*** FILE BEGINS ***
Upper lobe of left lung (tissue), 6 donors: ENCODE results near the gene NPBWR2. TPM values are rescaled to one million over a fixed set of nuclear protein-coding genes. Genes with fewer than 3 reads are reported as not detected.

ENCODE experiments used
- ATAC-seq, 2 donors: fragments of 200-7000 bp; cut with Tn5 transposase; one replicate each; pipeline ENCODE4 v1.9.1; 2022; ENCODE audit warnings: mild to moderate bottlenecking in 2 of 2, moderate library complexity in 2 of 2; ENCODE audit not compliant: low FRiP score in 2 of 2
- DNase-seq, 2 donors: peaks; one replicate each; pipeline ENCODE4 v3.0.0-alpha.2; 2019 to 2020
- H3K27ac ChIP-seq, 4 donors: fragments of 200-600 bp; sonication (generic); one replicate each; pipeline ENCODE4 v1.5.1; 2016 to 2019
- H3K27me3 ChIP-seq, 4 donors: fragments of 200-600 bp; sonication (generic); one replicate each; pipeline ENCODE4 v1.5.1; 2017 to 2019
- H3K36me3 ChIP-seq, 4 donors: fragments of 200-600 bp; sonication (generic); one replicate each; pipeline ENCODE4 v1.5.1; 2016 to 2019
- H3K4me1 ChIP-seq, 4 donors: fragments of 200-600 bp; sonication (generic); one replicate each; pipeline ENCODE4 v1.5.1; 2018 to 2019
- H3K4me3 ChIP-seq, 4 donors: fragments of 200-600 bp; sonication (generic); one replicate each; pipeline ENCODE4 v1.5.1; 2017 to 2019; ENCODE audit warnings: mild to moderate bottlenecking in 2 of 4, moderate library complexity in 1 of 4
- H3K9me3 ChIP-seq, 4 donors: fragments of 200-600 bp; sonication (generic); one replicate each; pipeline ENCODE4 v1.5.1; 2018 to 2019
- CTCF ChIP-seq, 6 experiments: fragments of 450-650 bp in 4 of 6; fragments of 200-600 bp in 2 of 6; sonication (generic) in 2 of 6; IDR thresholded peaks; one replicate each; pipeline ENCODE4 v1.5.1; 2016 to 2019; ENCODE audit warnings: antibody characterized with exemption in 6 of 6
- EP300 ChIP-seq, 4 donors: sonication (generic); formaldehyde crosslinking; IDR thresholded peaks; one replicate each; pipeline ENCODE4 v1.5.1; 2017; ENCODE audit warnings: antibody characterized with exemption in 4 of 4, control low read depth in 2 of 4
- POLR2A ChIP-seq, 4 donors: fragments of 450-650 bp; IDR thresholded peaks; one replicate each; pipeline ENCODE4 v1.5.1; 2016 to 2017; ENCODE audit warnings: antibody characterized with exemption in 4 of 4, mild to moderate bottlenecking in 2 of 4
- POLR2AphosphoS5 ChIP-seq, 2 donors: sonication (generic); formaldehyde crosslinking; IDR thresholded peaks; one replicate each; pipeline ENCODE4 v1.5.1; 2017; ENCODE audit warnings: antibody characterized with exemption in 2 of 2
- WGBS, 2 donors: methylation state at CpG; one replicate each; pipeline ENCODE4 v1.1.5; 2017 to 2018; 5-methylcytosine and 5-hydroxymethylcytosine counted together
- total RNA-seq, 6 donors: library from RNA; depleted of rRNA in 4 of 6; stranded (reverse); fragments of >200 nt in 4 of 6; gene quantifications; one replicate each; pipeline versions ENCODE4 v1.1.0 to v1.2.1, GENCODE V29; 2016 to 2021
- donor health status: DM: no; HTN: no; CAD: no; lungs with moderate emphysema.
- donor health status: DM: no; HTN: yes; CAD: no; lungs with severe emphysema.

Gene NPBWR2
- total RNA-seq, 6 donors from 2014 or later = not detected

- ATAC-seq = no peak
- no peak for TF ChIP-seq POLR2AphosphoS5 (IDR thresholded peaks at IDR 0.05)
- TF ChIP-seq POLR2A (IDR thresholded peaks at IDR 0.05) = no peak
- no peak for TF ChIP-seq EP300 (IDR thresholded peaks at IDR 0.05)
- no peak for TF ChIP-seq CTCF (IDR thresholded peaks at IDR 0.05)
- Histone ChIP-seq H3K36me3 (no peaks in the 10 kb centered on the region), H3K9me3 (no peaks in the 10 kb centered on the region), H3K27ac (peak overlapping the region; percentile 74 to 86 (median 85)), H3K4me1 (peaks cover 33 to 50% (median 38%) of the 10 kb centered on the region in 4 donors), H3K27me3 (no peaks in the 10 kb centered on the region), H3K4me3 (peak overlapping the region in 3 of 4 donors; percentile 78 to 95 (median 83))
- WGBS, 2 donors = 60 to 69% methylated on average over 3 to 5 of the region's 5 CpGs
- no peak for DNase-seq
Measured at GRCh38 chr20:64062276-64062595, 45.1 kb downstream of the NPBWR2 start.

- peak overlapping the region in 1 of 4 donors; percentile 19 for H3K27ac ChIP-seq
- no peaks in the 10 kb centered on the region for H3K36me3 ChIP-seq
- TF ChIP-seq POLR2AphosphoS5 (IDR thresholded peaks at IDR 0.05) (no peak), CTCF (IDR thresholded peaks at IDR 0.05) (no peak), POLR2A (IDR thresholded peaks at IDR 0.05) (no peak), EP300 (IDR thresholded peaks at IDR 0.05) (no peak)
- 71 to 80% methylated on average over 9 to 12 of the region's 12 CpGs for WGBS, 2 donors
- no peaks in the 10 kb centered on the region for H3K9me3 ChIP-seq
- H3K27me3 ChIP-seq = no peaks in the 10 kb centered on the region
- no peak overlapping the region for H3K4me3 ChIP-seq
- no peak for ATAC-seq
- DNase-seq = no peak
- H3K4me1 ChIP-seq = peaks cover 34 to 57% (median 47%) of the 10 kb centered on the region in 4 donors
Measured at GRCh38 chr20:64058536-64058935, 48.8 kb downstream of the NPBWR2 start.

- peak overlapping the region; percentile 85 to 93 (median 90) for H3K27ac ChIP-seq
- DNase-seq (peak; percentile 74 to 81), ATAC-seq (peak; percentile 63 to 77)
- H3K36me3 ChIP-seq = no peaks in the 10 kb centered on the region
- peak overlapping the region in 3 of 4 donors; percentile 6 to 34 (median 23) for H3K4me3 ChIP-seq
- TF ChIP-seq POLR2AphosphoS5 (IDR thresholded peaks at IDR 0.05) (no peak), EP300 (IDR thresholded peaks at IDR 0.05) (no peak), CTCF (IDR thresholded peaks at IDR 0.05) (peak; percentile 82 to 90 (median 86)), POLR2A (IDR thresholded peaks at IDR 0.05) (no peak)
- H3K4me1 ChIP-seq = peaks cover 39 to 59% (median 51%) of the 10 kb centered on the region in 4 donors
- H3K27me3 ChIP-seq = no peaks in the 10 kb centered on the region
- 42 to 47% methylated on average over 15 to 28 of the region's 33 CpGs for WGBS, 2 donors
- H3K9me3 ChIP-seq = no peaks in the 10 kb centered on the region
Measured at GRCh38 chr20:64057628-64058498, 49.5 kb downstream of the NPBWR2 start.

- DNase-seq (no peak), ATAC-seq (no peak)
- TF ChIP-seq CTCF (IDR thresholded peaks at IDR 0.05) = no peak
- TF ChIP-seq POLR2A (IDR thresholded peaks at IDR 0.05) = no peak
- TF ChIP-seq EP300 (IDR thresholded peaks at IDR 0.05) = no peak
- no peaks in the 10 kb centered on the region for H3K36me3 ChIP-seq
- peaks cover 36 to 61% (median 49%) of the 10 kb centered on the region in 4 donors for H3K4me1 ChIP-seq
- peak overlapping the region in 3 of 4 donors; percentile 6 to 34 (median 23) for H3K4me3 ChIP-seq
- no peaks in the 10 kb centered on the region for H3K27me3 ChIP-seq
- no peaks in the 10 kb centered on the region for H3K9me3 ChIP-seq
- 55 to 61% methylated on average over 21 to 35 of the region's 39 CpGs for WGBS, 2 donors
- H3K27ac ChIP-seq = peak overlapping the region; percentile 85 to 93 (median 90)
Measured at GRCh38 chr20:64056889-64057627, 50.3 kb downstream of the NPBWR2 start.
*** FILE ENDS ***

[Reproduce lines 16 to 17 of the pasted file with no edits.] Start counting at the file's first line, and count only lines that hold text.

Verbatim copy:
- total RNA-seq, 6 donors: library from RNA; depleted of rRNA in 4 of 6; stranded (reverse); fragments of >200 nt in 4 of 6; gene quantifications; one replicate each; pipeline versions ENCODE4 v1.1.0 to v1.2.1, GENCODE V29; 2016 to 2021
- donor health status: DM: no; HTN: no; CAD: no; lungs with moderate emphysema.